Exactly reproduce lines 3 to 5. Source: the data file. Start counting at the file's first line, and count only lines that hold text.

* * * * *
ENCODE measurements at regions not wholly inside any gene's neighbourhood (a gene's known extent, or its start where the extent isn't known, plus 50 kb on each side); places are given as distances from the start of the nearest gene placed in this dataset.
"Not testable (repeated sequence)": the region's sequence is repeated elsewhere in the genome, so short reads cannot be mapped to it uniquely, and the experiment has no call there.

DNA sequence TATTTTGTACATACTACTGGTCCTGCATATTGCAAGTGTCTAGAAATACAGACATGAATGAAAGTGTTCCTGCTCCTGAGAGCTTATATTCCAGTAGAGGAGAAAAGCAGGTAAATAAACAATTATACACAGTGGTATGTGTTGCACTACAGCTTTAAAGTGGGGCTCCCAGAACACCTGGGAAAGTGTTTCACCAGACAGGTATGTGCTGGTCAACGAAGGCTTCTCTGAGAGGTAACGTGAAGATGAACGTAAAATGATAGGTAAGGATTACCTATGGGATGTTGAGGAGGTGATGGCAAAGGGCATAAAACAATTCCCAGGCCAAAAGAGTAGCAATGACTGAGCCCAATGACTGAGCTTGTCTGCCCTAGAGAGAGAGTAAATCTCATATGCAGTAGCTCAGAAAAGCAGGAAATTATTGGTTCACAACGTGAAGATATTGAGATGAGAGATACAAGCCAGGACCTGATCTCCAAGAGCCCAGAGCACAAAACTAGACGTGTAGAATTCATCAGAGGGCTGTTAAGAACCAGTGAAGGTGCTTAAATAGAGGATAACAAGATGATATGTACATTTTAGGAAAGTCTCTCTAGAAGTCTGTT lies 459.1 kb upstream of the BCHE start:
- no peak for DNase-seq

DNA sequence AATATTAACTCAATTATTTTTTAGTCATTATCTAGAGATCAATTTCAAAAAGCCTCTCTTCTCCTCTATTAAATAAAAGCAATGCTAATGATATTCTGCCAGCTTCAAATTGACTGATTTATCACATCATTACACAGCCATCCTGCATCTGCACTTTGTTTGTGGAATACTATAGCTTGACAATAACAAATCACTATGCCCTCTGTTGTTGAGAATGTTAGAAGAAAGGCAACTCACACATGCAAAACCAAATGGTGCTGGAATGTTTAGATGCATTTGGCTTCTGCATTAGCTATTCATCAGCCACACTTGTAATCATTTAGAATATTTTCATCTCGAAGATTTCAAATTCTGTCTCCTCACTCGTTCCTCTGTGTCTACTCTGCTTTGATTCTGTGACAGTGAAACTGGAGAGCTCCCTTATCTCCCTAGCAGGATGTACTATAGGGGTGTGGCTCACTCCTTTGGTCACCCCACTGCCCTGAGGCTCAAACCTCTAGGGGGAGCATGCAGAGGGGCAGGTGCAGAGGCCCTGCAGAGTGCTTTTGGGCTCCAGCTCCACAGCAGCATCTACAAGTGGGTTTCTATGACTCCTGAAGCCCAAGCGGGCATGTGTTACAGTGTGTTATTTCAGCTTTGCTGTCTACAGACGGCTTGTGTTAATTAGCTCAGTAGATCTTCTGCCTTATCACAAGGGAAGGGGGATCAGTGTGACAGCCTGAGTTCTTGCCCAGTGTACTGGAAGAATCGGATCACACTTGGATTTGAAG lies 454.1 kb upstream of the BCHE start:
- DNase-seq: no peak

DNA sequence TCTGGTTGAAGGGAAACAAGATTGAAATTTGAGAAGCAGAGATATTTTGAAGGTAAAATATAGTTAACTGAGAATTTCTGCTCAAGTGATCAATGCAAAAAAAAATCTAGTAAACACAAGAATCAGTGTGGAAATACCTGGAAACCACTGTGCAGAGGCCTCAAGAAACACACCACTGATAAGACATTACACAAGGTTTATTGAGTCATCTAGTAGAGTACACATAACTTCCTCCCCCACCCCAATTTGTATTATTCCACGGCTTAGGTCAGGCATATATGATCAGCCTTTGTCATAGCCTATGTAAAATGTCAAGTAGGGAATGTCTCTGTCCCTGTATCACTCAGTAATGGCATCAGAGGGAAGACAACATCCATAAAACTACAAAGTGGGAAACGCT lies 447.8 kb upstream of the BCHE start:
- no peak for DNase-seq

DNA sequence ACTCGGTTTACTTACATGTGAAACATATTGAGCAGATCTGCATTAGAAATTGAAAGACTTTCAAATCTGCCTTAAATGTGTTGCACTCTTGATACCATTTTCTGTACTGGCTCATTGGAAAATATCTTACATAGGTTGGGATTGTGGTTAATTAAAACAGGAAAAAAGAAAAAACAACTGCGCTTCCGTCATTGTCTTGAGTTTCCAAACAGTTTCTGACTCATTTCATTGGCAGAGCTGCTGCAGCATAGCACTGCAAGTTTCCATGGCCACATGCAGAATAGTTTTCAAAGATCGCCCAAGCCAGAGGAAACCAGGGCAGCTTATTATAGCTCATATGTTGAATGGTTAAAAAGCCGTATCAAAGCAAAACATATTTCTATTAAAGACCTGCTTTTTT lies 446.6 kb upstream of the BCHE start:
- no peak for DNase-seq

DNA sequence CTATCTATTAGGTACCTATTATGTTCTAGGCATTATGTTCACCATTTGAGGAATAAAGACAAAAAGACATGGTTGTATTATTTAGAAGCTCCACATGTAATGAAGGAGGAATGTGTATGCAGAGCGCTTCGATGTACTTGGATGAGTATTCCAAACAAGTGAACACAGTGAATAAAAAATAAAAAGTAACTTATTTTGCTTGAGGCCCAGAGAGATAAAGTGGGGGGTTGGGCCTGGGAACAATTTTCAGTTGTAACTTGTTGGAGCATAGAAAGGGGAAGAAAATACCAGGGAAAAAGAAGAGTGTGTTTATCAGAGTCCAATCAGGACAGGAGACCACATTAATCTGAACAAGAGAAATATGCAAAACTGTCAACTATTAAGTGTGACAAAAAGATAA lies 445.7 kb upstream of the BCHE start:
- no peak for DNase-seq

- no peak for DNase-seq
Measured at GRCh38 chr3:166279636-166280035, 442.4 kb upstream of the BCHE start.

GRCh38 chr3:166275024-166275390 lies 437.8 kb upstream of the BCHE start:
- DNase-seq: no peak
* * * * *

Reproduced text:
DNA sequence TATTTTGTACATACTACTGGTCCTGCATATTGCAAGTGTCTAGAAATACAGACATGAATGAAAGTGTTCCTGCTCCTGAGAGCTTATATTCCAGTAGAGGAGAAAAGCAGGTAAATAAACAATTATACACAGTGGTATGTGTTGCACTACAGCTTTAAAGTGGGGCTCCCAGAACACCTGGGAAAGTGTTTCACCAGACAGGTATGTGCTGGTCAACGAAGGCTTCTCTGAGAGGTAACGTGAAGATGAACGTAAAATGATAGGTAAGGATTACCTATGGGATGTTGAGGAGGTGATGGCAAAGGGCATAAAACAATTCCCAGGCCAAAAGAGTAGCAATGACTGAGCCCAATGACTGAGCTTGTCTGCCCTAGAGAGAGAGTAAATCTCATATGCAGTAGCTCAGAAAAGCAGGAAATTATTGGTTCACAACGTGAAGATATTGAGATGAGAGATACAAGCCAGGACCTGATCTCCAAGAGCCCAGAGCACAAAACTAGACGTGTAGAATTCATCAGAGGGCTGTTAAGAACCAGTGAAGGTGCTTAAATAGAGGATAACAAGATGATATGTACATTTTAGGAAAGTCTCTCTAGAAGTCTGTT lies 459.1 kb upstream of the BCHE start:
- no peak for DNase-seq

DNA sequence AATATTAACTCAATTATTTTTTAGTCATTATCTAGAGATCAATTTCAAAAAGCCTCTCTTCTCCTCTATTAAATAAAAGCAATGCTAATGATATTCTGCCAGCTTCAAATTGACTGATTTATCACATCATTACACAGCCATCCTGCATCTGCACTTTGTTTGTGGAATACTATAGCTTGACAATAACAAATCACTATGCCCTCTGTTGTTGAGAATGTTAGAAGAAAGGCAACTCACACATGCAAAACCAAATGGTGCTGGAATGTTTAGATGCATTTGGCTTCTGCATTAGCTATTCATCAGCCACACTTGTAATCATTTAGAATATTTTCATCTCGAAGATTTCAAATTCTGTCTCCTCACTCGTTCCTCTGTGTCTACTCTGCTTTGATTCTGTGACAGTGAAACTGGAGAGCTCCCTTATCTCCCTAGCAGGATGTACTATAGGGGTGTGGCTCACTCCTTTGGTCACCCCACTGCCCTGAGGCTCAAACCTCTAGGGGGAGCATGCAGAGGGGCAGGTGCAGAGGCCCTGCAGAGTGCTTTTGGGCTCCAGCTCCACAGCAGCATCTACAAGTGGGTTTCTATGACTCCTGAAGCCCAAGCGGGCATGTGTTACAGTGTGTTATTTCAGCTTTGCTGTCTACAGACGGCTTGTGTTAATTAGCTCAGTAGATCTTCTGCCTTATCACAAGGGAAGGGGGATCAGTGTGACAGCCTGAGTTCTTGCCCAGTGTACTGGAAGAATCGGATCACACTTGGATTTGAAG lies 454.1 kb upstream of the BCHE start: